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Double-digit hikes for some Medicare drug plans

WASHINGTON — Millions of seniors face double-digit hikes in their Medicare prescription premiums next year unless they shop for cheaper coverage, a new analysis of government data finds.

Premiums will go up an average of 10 percent among the top 10 drug plans that have signed up about 70 percent of seniors, according to an analysis of Medicare data by Avalere Health, a private research firm.

Marketing for next year's drug plans gets under way Oct. 1, and seniors will see some of the biggest changes since the Medicare prescription benefit became available in 2006. More than 17 million are enrolled in private drug plans offered through Medicare.

"People are just going to have to get on top of this and shop around," said Dan Mendelson, president of Avalere, which does research for industry and government.

On the plus side, benefits will improve with a new 50 percent discount on brand-name drugs for those who land in the program's coverage gap, the dreaded "doughnut hole." It's a major step toward phasing out the gap by 2020, required under the new health care law. Seniors don't have to take any action to qualify for the discount.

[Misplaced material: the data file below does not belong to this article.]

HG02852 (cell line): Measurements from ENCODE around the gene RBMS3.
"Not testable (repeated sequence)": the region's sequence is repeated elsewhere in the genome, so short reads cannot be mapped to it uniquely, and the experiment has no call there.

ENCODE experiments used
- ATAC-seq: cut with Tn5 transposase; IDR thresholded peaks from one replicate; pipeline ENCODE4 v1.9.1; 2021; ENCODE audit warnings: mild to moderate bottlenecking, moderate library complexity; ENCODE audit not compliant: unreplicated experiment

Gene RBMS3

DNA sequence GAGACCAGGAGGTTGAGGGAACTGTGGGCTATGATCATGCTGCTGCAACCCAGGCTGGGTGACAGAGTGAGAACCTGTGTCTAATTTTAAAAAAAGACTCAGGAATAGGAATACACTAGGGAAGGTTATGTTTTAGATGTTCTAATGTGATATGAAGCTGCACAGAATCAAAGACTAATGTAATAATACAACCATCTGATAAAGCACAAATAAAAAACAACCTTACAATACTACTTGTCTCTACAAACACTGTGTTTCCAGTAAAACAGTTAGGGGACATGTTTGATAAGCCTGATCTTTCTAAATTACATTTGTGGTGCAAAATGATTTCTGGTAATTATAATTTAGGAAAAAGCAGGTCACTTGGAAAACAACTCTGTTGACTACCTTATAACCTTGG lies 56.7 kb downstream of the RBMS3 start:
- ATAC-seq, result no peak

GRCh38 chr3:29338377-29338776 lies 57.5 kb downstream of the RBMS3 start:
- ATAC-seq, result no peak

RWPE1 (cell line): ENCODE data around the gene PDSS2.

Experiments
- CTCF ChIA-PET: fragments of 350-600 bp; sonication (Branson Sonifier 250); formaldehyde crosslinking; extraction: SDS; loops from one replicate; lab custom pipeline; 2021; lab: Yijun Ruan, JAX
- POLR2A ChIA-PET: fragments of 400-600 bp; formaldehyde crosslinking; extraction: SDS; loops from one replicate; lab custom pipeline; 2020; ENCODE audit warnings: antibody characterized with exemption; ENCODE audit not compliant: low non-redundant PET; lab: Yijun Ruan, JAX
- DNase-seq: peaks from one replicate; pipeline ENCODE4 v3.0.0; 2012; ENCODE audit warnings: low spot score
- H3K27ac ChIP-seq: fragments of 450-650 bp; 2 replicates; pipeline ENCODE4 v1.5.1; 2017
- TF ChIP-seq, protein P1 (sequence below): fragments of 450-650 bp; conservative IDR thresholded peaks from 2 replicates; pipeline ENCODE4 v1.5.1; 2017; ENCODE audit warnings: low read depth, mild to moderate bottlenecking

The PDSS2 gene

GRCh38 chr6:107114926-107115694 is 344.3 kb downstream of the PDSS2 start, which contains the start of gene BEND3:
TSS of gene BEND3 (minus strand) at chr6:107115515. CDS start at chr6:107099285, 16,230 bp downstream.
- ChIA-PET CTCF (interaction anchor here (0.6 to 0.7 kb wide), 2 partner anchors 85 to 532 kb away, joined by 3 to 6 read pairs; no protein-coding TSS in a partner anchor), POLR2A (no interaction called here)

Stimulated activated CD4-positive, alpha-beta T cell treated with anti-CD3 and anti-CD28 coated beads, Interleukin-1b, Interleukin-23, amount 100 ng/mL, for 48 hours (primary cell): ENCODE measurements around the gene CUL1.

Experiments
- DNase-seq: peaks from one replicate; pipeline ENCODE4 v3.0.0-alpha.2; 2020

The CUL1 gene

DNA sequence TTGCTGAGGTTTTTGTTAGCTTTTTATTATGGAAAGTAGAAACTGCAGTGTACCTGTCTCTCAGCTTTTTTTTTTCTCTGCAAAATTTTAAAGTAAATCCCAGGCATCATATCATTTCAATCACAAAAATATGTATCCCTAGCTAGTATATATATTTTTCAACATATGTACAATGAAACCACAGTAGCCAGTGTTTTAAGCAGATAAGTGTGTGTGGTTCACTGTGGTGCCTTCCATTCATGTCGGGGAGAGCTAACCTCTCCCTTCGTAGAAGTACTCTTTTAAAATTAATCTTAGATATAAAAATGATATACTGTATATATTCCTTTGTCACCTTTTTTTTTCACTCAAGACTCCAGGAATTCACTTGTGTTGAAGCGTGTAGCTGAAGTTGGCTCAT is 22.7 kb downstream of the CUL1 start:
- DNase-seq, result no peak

But changes decreed by Medicare to force insurers to winnow down duplicative plans could cause some head-scratching and confusion.

More than 3 million seniors will see their plans discontinued, according to Avalere. Medicare says all but 300,000 will be seamlessly switched to another plan offered by the same insurer, but the Avalere data suggest it may not be that simple.

Medicare "is really reshaping the market," said Mendelson. "There are a lot of plans that are shutting down."

Seven of the top 10 national plans will charge higher premiums next year, the study found.

Medicare officials did not dispute Avalere's numbers, but they said they calculate changes in premiums differently.

AARP MedicareRx Saver planAvalere Health, a private research firm. Seniors in the plan are expected to be switched to AARP MedicareRx Preferred, the leading national plan with nearly 2.8 million members. Both are offered by UnitedHealthcare. The switch will raise premiums close to 15 percent on average for seniors in the Saver plan, from less than $31 a month, to nearly $35 under the Preferred plan next year. But seniors in the AARP Preferred plan who stay in will see premiums fall 11 percent on average, from $39 a month on average to under $35.

First Health Part D Premier Plus:$64 to nearly $91. A spokesman for Coventry did not respond to a request for comment.

Humana Enhanced:

Double-digit hikes for some Medicare drug plans 09/23/10 [Last modified: Friday, October 28, 2011 1:36pm]
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